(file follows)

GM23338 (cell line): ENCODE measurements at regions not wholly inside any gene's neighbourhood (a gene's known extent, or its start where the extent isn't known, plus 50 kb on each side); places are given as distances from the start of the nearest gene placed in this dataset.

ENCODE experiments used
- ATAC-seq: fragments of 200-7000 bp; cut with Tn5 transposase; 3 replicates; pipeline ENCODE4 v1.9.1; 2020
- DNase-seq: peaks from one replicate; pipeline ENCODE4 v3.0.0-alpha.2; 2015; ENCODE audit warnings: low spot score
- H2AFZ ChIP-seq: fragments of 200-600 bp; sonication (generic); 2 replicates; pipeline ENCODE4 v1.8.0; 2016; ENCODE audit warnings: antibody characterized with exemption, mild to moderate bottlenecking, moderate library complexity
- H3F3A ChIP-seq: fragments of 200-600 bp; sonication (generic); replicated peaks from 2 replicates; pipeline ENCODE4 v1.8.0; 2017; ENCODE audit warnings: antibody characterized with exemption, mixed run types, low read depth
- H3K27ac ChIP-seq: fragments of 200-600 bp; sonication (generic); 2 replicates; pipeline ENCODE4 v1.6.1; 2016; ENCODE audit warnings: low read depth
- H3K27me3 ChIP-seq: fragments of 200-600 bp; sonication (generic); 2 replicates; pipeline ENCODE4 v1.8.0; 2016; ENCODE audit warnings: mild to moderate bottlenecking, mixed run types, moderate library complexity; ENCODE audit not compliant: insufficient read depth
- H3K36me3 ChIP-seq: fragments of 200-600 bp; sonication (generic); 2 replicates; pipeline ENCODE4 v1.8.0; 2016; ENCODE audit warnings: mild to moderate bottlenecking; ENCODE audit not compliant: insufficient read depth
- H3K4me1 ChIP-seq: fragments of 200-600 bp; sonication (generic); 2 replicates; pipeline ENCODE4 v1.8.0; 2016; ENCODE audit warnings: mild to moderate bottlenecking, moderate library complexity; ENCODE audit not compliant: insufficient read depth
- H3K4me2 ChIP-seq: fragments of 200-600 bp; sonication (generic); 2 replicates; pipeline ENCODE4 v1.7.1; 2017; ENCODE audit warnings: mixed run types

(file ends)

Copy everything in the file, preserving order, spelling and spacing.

GM23338 (cell line): ENCODE measurements at regions not wholly inside any gene's neighbourhood (a gene's known extent, or its start where the extent isn't known, plus 50 kb on each side); places are given as distances from the start of the nearest gene placed in this dataset.

ENCODE experiments used
- ATAC-seq: fragments of 200-7000 bp; cut with Tn5 transposase; 3 replicates; pipeline ENCODE4 v1.9.1; 2020
- DNase-seq: peaks from one replicate; pipeline ENCODE4 v3.0.0-alpha.2; 2015; ENCODE audit warnings: low spot score
- H2AFZ ChIP-seq: fragments of 200-600 bp; sonication (generic); 2 replicates; pipeline ENCODE4 v1.8.0; 2016; ENCODE audit warnings: antibody characterized with exemption, mild to moderate bottlenecking, moderate library complexity
- H3F3A ChIP-seq: fragments of 200-600 bp; sonication (generic); replicated peaks from 2 replicates; pipeline ENCODE4 v1.8.0; 2017; ENCODE audit warnings: antibody characterized with exemption, mixed run types, low read depth
- H3K27ac ChIP-seq: fragments of 200-600 bp; sonication (generic); 2 replicates; pipeline ENCODE4 v1.6.1; 2016; ENCODE audit warnings: low read depth
- H3K27me3 ChIP-seq: fragments of 200-600 bp; sonication (generic); 2 replicates; pipeline ENCODE4 v1.8.0; 2016; ENCODE audit warnings: mild to moderate bottlenecking, mixed run types, moderate library complexity; ENCODE audit not compliant: insufficient read depth
- H3K36me3 ChIP-seq: fragments of 200-600 bp; sonication (generic); 2 replicates; pipeline ENCODE4 v1.8.0; 2016; ENCODE audit warnings: mild to moderate bottlenecking; ENCODE audit not compliant: insufficient read depth
- H3K4me1 ChIP-seq: fragments of 200-600 bp; sonication (generic); 2 replicates; pipeline ENCODE4 v1.8.0; 2016; ENCODE audit warnings: mild to moderate bottlenecking, moderate library complexity; ENCODE audit not compliant: insufficient read depth
- H3K4me2 ChIP-seq: fragments of 200-600 bp; sonication (generic); 2 replicates; pipeline ENCODE4 v1.7.1; 2017; ENCODE audit warnings: mixed run types